Images from NASA and footage from SpaceX show the Falcon 9 rocket and the Crew Dragon spacecraft in position on the launch pad as preparations continue for Demo-2 a week before the historic launch.
NASA still hasn't decided how long the astronauts will stay in space.
United States astronauts Robert Behnken and Douglas Hurley are scheduled to blast off from Kennedy's historic Launch Pad 39A at 4:33 pm (20:33 UTC) on Wednesday for the International Space Station, arriving the next day.
NASA's contracts with SpaceX and Boeing Co.
SpaceX's Falcon 9 rocket and Crew Dragon spacecraft are being prepared for the historic Demo-2 mission that will launch NASA astronauts into space from US soil for the first time since 2011.
The completion of the FRR, though, does not mean the end of preparations for the launch. NASA has only one crew member now aboard the station. The agency hired both SpaceX and Boeing to deliver safe, reliable hardware that it could use to send astronauts into space whenever it wanted, without paying for seats on Russian rockets. Commercial Crew is NASA's attempt to develop strong public-private partnerships with companies to help defray the cost of sending people to space from the U.S.
And on Monday (May 25) comes the final launch readiness review, which will incorporate analyses of the data from the static fire and the dry dress along with other information, NASA officials said.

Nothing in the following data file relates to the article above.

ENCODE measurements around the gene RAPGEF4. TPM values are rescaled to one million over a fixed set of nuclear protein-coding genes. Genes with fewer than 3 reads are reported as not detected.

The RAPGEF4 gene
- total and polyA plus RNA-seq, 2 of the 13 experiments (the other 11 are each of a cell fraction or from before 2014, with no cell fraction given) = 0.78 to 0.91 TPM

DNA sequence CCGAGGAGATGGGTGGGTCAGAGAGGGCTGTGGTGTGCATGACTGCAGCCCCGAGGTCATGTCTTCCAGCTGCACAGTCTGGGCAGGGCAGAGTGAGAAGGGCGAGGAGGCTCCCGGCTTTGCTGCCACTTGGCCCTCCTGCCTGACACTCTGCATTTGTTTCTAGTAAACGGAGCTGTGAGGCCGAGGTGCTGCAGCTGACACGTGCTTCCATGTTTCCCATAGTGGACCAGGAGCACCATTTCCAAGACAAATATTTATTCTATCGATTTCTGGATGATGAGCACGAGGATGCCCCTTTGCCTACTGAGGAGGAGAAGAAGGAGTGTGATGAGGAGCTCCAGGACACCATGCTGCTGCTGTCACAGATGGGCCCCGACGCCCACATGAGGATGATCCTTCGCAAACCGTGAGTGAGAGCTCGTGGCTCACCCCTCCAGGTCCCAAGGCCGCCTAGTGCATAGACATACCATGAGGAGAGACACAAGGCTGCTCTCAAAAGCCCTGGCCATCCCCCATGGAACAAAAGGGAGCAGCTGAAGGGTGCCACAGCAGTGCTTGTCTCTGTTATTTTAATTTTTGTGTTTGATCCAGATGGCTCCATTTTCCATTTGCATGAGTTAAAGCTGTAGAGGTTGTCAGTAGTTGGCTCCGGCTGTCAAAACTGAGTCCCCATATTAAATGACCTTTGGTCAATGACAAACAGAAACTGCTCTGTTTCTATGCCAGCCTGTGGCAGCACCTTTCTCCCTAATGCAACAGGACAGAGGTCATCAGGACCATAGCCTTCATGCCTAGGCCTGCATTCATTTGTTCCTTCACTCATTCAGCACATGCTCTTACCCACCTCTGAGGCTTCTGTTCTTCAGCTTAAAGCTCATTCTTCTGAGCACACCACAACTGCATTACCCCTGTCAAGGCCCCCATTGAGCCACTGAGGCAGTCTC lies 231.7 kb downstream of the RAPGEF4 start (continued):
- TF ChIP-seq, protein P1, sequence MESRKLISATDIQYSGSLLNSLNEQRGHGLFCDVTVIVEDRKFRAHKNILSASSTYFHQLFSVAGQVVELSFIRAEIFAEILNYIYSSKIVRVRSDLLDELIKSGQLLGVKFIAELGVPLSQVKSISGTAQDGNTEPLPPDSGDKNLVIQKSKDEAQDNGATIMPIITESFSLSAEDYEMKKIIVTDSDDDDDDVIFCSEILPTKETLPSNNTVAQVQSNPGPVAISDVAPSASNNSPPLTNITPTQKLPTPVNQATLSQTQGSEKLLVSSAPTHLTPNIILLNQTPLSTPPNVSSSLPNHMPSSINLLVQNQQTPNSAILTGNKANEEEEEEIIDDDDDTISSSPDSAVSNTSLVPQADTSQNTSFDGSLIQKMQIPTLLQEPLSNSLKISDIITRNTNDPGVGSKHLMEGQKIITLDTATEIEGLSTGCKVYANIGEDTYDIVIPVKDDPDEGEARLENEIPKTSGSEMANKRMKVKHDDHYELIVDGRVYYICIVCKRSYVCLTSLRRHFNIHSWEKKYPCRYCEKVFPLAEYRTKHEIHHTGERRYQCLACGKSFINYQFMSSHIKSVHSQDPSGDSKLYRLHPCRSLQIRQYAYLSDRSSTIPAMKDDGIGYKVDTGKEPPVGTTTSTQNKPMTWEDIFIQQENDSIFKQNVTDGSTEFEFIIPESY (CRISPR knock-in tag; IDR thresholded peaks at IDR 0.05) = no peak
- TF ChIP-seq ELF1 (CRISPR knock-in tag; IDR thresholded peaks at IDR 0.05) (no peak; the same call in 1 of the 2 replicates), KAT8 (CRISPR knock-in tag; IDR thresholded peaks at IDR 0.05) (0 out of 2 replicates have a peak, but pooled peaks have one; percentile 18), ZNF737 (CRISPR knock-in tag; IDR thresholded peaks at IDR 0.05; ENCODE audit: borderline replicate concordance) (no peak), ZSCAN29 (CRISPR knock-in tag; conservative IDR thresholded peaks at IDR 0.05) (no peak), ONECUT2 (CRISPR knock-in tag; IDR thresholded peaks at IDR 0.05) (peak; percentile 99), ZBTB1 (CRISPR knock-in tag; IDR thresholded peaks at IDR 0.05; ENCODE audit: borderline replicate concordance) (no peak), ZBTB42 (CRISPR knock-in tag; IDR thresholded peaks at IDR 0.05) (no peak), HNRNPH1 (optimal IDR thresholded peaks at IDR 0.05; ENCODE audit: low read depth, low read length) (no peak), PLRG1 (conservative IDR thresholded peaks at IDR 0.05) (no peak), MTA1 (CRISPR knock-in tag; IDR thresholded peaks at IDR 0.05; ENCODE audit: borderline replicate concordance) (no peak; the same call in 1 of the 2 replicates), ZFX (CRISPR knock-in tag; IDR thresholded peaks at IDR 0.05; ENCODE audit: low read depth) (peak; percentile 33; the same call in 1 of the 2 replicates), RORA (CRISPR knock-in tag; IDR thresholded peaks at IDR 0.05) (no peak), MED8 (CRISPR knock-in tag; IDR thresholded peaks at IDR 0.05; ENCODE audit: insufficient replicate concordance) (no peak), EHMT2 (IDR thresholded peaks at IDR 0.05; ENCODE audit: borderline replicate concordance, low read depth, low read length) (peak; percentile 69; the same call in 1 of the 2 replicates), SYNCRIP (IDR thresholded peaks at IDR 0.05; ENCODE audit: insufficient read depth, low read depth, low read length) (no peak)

Now, with the launch fast approaching, it's an all-hands-on-deck scenario for SpaceX and NASA staff at Kennedy.
The launch is now set for Wednesday at 4:33 p.m. from launch pad 39A at the Kennedy Space Center in Florida. He noted that SpaceX tweaked the Crew Dragon's design after last year's successful uncrewed demonstration flight to the space station, to address a potential collision risk that the Russians called to attention. SpaceX has to prove that its spacecraft is safe and fully functional, and any issues that pop up during the mission will surely end up on the company's to-do list. Russian Federation has provided the sole crew transport since the space shuttle's retirement. It has left the window open for a variety of options including a short visit of weeks or a much longer, months-long tour. That includes the Russian space agency Roscosmos, which had concerns previous year about the uncrewed Demo-1 mission to the station.
Mike Wehner has reported on technology and video games for the past decade, covering breaking news and trends in VR, wearables, smartphones, and future tech. His love of reporting is second only to his gaming addiction.